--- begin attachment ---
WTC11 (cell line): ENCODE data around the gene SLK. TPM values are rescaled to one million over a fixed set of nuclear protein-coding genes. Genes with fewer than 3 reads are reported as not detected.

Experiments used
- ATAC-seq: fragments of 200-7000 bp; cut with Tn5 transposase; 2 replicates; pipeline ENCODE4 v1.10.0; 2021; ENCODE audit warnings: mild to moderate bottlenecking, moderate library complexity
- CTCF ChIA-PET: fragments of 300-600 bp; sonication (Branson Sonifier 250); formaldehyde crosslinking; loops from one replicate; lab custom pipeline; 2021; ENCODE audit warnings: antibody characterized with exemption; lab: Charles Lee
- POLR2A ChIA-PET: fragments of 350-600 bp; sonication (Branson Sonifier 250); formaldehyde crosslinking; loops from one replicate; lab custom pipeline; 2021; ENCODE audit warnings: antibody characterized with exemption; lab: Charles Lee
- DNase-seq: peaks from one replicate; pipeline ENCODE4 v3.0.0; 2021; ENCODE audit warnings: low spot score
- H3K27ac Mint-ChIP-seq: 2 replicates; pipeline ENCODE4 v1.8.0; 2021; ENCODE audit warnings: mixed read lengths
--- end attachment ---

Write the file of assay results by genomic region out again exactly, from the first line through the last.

WTC11 (cell line): ENCODE data around the gene SLK. TPM values are rescaled to one million over a fixed set of nuclear protein-coding genes. Genes with fewer than 3 reads are reported as not detected.

Experiments used
- ATAC-seq: fragments of 200-7000 bp; cut with Tn5 transposase; 2 replicates; pipeline ENCODE4 v1.10.0; 2021; ENCODE audit warnings: mild to moderate bottlenecking, moderate library complexity
- CTCF ChIA-PET: fragments of 300-600 bp; sonication (Branson Sonifier 250); formaldehyde crosslinking; loops from one replicate; lab custom pipeline; 2021; ENCODE audit warnings: antibody characterized with exemption; lab: Charles Lee
- POLR2A ChIA-PET: fragments of 350-600 bp; sonication (Branson Sonifier 250); formaldehyde crosslinking; loops from one replicate; lab custom pipeline; 2021; ENCODE audit warnings: antibody characterized with exemption; lab: Charles Lee
- DNase-seq: peaks from one replicate; pipeline ENCODE4 v3.0.0; 2021; ENCODE audit warnings: low spot score
- H3K27ac Mint-ChIP-seq: 2 replicates; pipeline ENCODE4 v1.8.0; 2021; ENCODE audit warnings: mixed read lengths